“Some 86 percent of Democrats in the battleground states say that America will be “damaged beyond repair” if Trump wins the election, while 83 percent of Republicans say the country will be irreparably harmed should Clinton take the White House” [Bloomberg]. Legitmicacy crisis, here we come.
“Why Movement Conservatives Are Rooting for Hillary” [The American Conservative]. “[U]nder a President Hillary, movement conservatives could comfortably unify the party in opposition to their longstanding enemy, papering over the ideological divisions exposed by Trump. Such divisions would still exist, but dealing with them would be subordinated to the overriding task of undermining Hillary.”
“Real-Time Election Day Projections May Upend News Tradition” [New York Times]. Very dubious about this. It seems reflexive
“Martha Stewart: ‘I’m voting for Hillary Clinton'” [Politico]. Can’t resist this. Make up your own jokes!
Housing Market Index, September 2016: “New home sales have been strong and home builders are reporting more of the same, in fact the best conditions of the year. The housing market index is up a very sharp 6 points this month to 65 for the best reading since October last year” [Econoday]. “At an enormously strong composite score of 82, strength is concentrated in the West which is a focused region for home builders. The South, which is the largest region for home builders, follows at 68. The Midwest is at 56 with the Northeast, which is by far the smallest region for home builders, lagging badly at 43.” Well, in the Northeast, we have our houses.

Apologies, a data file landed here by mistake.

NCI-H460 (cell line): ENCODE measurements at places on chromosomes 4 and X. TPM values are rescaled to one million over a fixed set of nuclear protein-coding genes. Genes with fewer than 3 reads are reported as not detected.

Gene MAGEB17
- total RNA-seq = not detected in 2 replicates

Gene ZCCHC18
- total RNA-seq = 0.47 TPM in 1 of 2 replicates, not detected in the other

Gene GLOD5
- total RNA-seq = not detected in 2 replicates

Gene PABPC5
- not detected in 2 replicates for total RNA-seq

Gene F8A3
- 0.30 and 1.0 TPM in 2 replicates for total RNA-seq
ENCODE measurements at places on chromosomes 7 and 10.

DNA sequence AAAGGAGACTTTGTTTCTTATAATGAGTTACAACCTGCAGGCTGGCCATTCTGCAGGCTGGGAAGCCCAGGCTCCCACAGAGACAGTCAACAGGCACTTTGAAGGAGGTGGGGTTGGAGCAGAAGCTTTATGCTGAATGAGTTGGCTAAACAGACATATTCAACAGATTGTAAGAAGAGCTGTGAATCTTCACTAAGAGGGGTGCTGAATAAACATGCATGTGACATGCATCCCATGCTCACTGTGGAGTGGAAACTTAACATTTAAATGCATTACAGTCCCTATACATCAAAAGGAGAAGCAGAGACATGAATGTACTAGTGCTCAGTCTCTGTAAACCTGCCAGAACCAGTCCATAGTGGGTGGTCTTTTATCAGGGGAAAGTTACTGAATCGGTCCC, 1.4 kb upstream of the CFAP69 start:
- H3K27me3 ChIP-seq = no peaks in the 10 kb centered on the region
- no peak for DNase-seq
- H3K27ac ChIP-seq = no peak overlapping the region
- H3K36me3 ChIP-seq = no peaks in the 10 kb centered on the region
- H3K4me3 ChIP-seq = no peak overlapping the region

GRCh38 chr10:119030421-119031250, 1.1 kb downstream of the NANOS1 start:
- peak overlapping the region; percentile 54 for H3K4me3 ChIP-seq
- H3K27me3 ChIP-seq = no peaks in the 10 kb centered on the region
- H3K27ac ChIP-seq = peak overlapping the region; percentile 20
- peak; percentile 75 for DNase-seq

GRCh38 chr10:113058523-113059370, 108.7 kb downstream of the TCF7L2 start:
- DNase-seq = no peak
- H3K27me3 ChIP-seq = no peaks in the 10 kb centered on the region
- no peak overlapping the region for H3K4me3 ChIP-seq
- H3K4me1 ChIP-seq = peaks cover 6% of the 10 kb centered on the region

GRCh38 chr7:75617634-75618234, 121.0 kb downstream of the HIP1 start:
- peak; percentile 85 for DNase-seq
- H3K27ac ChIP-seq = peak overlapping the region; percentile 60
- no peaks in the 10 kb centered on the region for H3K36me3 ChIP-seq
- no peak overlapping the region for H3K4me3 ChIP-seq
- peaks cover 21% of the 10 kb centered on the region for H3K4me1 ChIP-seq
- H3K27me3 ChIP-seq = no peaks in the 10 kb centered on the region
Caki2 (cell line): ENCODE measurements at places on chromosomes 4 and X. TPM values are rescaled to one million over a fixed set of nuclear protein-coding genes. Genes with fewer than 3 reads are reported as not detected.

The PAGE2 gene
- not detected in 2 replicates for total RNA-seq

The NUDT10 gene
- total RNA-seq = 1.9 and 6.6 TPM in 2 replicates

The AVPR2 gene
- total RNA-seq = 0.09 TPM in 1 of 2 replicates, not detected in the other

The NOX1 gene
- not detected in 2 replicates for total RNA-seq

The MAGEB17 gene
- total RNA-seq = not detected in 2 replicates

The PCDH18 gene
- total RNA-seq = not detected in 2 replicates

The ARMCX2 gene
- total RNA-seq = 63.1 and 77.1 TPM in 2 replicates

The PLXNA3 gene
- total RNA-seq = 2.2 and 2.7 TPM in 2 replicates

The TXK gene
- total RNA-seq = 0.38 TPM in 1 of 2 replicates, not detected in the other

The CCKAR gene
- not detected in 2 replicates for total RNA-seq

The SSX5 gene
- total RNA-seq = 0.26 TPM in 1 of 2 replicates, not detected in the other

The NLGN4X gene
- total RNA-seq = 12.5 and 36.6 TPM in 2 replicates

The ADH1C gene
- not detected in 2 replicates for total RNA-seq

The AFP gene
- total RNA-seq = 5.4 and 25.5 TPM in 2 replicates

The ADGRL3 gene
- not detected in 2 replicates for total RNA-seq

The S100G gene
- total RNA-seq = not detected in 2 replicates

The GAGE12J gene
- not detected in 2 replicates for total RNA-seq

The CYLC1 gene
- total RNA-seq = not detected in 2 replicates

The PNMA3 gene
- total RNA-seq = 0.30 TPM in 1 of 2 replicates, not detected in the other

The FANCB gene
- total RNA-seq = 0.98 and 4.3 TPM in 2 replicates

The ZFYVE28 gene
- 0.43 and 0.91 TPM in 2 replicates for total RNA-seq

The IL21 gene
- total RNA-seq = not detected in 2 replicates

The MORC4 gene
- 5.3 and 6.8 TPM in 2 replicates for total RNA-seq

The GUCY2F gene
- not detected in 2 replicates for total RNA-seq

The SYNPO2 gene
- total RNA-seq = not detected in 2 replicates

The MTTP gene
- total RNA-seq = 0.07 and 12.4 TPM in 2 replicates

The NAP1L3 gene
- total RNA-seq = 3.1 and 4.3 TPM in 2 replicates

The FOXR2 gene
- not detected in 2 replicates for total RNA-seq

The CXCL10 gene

Housing: ” Builder Confidence Surges in September” [National Association of Homebuilders]. “Builder confidence in the market for newly built, single-family homes in September jumped six points to 65 from a downwardly revised August reading of 59 on the National Association of Home Builders/Wells Fargo Housing Market Index (HMI) released today. This marks the highest HMI level since October 2015.”
Housing: “Rent prices drop in 10 of top 12 US Markets: Rental Armageddon taking a brief break for the election” [Dr. Housing Bubble]. “What an odd year.”
Credit: “A very small move up but the deceleration trend is intact” [Mosler Economics]. Mosler’s story and he’s sticking to it:
As always, and by identity, if anyone spent less than his income, another must have spent more than his income, or the output would not have been sold.
So when the oil related capital expenditure collapsed late in 2014, it caused a general deceleration of growth that has yet to show any signs of reversal.